At the end of the Second World War, after having spent his youth at the school of the great
Born in 1912, he starts working in glass-making area while still very young and after a brief apprenticeship, first at the S.A.I.A.R. Ferro Toso firm and later at the Anonima Vetrerie e Cristallerie Murano, he works side by side with the sculptor Napoleone Martinuzzi , at the Zecchin-Martinuzzi furnace.
He soon exhibits an innate propensity for modeled figures, to frequent astonishment of all those who see him at work. He will himself say later that in the execution of the objects, he felt his hand to be led by an inner force. This co-operation lasts from 1932 to 1936 and it is essential to his artistic formation, with the opportunity of sharing in the design the first hot glass mass sculptures, a clearly novecento approach, designed by Martinuzzi.
After the closing of this glass- house, he becomes master craftsman at V.A.M.S.A. (Vetreria Artistica Muranese Società Anonima). Here again his contribution in the field of glass sculpture is indeed remarkable, as it is in that of thick materials with particular chromatic effects, such as the so-called fumato glass.
He executes works designed by the painter Luigi Scarpa Croce, such as the dish with fishes exhibited at the 1942 Biennale di Venezia. In the capacity of both partner and director, he moves in 1946 to the new factory Gino Cenedese & C.
With financial assistance from the firm of Salviati & C. , for whom he produced products, he formed in 1950 his own glass firm, Vetreria Alfredo Barbini (reorganized in 1983 as Alfredo Barbini Srl).
With his firm, at the 1948 Biennale, he exhibits an outstanding series of sculptures in hot modeled sculptures, with the surface corroded with acid: “Collasso”, “Putto”, “Diana Nera”.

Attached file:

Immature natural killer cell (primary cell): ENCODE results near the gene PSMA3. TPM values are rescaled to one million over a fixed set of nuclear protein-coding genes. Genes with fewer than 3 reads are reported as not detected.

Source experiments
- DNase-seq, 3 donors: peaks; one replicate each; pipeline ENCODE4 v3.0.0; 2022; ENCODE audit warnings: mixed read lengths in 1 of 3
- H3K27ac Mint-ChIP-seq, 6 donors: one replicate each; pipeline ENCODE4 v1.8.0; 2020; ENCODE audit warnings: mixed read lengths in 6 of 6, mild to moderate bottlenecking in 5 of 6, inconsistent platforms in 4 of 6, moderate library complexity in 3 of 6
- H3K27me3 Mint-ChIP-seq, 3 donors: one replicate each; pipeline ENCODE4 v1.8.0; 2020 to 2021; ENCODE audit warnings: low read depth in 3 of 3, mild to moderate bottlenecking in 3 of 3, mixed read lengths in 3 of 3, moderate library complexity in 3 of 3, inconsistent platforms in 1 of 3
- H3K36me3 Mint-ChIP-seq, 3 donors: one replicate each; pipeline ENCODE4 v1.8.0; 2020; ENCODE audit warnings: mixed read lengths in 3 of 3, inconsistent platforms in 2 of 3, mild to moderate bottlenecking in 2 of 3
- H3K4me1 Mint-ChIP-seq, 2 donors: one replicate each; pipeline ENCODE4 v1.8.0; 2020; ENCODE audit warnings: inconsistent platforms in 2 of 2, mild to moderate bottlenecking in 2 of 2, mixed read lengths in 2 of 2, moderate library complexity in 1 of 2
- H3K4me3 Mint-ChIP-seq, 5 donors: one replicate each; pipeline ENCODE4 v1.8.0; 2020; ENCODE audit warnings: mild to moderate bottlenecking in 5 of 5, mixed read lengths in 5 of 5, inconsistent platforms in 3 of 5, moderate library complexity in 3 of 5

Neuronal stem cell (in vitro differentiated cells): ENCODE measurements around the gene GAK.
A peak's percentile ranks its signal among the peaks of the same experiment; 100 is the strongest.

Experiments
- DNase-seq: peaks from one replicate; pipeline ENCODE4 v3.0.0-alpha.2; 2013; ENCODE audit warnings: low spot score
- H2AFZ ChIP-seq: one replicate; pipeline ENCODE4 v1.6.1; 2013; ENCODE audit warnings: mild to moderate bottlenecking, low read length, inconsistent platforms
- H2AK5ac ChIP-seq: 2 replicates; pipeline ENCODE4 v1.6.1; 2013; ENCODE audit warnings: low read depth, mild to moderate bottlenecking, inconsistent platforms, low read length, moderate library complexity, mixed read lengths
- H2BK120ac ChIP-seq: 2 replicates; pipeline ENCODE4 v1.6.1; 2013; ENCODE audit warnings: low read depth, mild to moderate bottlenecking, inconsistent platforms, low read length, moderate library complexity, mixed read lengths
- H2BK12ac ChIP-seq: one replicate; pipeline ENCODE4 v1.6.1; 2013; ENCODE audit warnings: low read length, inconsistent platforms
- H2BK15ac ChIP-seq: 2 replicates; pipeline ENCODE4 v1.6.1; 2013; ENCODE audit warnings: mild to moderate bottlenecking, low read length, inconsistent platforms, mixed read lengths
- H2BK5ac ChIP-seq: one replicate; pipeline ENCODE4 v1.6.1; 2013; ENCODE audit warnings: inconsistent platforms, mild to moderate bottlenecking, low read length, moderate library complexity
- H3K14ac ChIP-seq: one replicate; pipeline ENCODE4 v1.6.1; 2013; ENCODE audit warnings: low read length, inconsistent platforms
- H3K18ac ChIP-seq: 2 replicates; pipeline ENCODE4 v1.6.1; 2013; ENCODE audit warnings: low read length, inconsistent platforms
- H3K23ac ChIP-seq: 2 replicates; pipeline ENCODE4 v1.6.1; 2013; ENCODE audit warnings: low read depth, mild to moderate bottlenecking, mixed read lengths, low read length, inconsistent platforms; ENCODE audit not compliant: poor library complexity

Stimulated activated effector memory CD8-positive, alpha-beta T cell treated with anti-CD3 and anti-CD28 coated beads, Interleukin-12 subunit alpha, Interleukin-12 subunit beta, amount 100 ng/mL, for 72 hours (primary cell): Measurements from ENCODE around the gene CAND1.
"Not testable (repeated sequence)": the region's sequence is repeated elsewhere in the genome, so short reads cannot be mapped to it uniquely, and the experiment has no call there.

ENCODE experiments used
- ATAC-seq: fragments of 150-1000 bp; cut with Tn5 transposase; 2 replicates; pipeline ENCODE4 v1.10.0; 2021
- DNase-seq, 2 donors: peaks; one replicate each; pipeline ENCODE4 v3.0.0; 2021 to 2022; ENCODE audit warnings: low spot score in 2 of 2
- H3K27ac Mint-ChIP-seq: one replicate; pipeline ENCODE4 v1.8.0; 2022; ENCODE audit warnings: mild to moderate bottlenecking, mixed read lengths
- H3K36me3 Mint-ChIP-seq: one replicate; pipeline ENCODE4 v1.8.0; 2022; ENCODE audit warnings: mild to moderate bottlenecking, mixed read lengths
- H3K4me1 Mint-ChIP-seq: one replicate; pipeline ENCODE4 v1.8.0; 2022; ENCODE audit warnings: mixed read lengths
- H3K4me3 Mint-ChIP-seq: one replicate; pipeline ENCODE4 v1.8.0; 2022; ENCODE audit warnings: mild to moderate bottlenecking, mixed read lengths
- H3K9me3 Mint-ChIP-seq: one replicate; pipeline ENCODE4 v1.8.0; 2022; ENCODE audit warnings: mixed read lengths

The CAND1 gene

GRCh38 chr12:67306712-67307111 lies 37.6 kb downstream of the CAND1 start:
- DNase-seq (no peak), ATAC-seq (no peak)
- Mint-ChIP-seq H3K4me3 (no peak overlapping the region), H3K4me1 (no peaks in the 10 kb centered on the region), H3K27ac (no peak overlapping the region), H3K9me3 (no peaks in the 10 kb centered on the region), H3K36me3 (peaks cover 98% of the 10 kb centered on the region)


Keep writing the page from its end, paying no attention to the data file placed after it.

His strong personality is ill-suited to working under someone else and so he opens the furnace with which he present at the 1950 Biennale di Venezia, continuing his research in the field of plastic effects with glass. As time goes by, he tends to increasingly pure and essential forms and materials.
Some objects are excellent representatives of his evolution, especially the vetro sommerso objects exhibited at the XXX Biennale in 1960, such as the series of “pesci” and “tulipani”. The vases in thick “vetro sommerso” are especially interesting with their finely engraved surface, exhibited at the 1962 Biennale di Venezia.
The objects designed for him in the mid 60s by Napoleone Martinuzzi should be remembered too, simple forms with variously worked surfaces, that represent some of the last creations in glass of the great Venetian Sculptor.
The furnace built to his specific indications in the mid 60s deserve a separate mention. More than a mere furnace it is reminiscent of a Gothic cathedral with the large stained-glass windows reaching ever upward along the walls with different hues; this provides an outstanding effect and solves the problem of natural lightning with great ingenuity, providing the same quantity of light independently of the angle of the sun’s rays.
A true artist of glass, he continues his activity of research, working side by side with his son Flavio, rediscovering and reassessing traditional Muranese techniques.
Among numerous other honors, Barbini was awarded the "Osella d'Oro" by Venice's Associazione degli Industriale and the honorary title "Commendatore" and was named "1989 Venetian of the Year" by the Settemari Association.
He died in 2007.